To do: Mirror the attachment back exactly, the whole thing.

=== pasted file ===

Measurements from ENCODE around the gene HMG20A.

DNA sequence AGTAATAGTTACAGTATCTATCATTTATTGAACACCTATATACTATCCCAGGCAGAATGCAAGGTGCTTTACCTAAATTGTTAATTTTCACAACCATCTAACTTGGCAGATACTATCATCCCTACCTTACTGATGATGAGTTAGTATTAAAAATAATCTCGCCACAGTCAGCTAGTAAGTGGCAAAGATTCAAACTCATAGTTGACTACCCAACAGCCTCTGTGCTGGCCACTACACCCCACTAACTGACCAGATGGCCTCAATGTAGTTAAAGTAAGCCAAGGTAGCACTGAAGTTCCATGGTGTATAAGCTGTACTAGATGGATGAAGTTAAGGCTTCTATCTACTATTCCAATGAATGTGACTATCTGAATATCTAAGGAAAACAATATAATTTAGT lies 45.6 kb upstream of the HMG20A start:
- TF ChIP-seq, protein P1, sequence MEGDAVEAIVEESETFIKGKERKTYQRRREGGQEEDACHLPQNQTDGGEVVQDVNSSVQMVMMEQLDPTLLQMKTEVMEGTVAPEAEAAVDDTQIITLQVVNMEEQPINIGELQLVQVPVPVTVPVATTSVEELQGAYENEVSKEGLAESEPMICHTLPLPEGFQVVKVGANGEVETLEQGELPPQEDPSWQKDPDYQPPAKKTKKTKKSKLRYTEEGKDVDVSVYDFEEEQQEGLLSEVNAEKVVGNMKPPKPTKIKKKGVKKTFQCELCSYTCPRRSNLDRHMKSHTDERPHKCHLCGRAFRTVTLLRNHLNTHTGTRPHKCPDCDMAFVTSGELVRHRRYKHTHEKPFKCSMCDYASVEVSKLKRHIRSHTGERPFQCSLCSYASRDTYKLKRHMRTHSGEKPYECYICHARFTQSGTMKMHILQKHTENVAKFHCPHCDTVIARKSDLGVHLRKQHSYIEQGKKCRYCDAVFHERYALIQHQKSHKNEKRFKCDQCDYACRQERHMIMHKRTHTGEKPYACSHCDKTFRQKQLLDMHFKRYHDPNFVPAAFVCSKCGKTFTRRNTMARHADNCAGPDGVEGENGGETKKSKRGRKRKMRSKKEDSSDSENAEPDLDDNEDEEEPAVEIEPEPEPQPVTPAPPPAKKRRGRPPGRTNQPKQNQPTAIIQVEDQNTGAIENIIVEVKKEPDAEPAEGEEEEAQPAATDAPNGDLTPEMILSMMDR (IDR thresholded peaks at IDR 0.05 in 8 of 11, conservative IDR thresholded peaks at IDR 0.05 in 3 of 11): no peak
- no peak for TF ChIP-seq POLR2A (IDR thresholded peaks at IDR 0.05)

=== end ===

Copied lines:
Measurements from ENCODE around the gene HMG20A.

DNA sequence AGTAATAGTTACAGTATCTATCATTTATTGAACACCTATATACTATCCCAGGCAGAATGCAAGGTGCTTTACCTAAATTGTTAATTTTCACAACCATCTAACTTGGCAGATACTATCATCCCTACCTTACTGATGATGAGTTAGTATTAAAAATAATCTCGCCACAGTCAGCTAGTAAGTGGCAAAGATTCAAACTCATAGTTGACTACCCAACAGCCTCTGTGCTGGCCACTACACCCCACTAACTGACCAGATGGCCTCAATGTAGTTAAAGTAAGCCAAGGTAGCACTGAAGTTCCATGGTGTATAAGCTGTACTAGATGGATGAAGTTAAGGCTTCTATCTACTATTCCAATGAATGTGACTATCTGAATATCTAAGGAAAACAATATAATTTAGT lies 45.6 kb upstream of the HMG20A start:
- TF ChIP-seq, protein P1, sequence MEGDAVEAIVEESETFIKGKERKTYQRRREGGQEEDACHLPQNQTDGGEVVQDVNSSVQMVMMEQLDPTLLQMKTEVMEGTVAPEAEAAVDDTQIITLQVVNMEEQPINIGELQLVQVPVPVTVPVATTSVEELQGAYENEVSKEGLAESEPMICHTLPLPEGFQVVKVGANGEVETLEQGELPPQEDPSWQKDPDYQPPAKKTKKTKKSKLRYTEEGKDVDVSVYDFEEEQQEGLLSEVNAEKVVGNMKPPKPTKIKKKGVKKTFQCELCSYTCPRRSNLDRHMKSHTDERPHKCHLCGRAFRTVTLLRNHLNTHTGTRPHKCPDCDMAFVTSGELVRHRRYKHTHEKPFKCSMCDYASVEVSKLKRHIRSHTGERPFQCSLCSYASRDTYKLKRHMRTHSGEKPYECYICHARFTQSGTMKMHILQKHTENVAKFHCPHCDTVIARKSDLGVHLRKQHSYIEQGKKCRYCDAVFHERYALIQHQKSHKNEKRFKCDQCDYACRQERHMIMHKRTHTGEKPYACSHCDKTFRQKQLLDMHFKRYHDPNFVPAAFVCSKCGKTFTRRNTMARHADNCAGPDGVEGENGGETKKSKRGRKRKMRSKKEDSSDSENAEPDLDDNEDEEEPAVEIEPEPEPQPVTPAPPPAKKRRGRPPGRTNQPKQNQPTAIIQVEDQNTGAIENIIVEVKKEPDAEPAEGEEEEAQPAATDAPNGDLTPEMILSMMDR (IDR thresholded peaks at IDR 0.05 in 8 of 11, conservative IDR thresholded peaks at IDR 0.05 in 3 of 11): no peak
- no peak for TF ChIP-seq POLR2A (IDR thresholded peaks at IDR 0.05)